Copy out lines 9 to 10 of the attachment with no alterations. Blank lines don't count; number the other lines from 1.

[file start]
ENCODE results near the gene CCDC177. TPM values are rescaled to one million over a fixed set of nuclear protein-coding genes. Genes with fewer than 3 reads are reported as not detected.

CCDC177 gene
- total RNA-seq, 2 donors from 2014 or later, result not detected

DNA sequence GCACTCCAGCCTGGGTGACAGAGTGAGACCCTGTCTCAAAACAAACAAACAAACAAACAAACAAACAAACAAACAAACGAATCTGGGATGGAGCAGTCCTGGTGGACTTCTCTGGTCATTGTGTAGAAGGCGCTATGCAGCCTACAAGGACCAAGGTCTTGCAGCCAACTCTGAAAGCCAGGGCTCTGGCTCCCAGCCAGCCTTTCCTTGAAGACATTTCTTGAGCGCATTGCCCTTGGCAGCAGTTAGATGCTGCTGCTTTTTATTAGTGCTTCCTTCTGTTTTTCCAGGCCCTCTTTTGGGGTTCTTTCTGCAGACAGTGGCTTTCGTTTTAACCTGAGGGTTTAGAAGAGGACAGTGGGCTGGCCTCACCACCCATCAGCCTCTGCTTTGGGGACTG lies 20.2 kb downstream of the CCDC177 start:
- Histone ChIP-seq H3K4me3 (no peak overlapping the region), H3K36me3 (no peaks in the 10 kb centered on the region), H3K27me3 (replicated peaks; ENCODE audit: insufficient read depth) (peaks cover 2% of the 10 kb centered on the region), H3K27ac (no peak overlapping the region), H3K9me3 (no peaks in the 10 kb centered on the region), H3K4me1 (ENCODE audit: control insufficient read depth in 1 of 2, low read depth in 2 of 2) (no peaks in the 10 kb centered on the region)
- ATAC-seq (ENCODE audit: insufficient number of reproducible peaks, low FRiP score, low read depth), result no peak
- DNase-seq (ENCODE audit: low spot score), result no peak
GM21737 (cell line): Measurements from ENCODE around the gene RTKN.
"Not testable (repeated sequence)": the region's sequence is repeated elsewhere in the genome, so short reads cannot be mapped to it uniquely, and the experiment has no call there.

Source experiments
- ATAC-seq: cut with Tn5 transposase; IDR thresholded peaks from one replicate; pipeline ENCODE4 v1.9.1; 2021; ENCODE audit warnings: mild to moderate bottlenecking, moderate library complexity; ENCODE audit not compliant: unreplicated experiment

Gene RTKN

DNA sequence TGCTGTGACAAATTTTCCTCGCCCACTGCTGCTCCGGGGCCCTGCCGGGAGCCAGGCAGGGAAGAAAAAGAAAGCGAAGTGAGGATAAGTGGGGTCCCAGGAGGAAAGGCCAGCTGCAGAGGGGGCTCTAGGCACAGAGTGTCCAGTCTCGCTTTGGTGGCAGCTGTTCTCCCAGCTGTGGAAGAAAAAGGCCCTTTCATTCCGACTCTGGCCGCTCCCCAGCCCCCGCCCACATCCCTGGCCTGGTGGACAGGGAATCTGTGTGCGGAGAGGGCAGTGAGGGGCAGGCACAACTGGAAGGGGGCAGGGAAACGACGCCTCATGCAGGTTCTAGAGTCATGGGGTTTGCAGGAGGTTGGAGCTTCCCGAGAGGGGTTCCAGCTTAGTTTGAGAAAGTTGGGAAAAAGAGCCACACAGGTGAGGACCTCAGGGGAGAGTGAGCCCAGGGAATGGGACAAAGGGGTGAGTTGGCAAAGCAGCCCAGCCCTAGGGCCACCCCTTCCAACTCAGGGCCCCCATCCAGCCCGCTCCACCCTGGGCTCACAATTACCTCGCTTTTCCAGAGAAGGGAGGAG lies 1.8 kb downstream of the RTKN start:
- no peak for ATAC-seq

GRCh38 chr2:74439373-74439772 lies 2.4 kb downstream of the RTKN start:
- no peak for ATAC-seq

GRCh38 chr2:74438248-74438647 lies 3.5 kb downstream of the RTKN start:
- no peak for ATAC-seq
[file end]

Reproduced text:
"Not testable (repeated sequence)": the region's sequence is repeated elsewhere in the genome, so short reads cannot be mapped to it uniquely, and the experiment has no call there.

Source experiments